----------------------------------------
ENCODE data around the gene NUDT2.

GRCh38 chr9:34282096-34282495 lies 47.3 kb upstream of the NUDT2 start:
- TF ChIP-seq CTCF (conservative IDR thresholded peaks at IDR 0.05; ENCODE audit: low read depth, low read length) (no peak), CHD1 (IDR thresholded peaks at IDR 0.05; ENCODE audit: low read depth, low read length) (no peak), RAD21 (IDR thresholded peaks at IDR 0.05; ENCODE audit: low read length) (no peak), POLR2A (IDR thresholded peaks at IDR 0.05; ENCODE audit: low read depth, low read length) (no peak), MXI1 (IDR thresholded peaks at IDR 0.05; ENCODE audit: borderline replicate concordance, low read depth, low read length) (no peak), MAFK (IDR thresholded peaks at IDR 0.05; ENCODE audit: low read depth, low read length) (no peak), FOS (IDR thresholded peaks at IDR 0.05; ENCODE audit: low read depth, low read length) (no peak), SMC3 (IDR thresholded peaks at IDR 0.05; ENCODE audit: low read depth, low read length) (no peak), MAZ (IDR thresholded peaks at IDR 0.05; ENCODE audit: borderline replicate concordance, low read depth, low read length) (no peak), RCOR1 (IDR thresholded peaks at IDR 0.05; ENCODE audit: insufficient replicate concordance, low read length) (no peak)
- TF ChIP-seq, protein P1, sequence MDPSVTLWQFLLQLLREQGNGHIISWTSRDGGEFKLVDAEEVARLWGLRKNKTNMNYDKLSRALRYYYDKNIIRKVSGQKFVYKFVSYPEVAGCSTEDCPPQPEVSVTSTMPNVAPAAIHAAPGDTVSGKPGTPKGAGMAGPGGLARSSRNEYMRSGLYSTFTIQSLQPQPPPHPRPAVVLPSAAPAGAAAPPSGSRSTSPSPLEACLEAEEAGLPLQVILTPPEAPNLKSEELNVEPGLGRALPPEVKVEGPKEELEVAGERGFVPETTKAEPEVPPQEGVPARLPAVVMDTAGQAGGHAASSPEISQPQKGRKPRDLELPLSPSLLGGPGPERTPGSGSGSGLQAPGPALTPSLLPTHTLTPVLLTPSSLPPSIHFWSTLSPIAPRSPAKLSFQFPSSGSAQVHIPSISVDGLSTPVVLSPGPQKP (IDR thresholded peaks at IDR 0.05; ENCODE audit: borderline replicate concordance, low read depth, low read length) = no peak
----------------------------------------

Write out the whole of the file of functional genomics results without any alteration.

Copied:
ENCODE data around the gene NUDT2.

GRCh38 chr9:34282096-34282495 lies 47.3 kb upstream of the NUDT2 start:
- TF ChIP-seq CTCF (conservative IDR thresholded peaks at IDR 0.05; ENCODE audit: low read depth, low read length) (no peak), CHD1 (IDR thresholded peaks at IDR 0.05; ENCODE audit: low read depth, low read length) (no peak), RAD21 (IDR thresholded peaks at IDR 0.05; ENCODE audit: low read length) (no peak), POLR2A (IDR thresholded peaks at IDR 0.05; ENCODE audit: low read depth, low read length) (no peak), MXI1 (IDR thresholded peaks at IDR 0.05; ENCODE audit: borderline replicate concordance, low read depth, low read length) (no peak), MAFK (IDR thresholded peaks at IDR 0.05; ENCODE audit: low read depth, low read length) (no peak), FOS (IDR thresholded peaks at IDR 0.05; ENCODE audit: low read depth, low read length) (no peak), SMC3 (IDR thresholded peaks at IDR 0.05; ENCODE audit: low read depth, low read length) (no peak), MAZ (IDR thresholded peaks at IDR 0.05; ENCODE audit: borderline replicate concordance, low read depth, low read length) (no peak), RCOR1 (IDR thresholded peaks at IDR 0.05; ENCODE audit: insufficient replicate concordance, low read length) (no peak)
- TF ChIP-seq, protein P1, sequence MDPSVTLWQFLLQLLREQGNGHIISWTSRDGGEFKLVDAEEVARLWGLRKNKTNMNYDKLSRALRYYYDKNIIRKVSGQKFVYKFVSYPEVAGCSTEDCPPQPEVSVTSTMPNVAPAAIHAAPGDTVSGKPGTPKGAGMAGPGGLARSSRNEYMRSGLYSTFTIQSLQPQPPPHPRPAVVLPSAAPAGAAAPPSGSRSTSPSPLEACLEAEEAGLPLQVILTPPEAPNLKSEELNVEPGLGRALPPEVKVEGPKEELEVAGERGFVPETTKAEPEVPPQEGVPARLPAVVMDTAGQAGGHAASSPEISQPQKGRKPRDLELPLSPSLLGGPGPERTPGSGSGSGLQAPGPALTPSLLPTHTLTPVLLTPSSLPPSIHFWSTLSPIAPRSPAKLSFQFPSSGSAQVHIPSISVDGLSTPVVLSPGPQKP (IDR thresholded peaks at IDR 0.05; ENCODE audit: borderline replicate concordance, low read depth, low read length) = no peak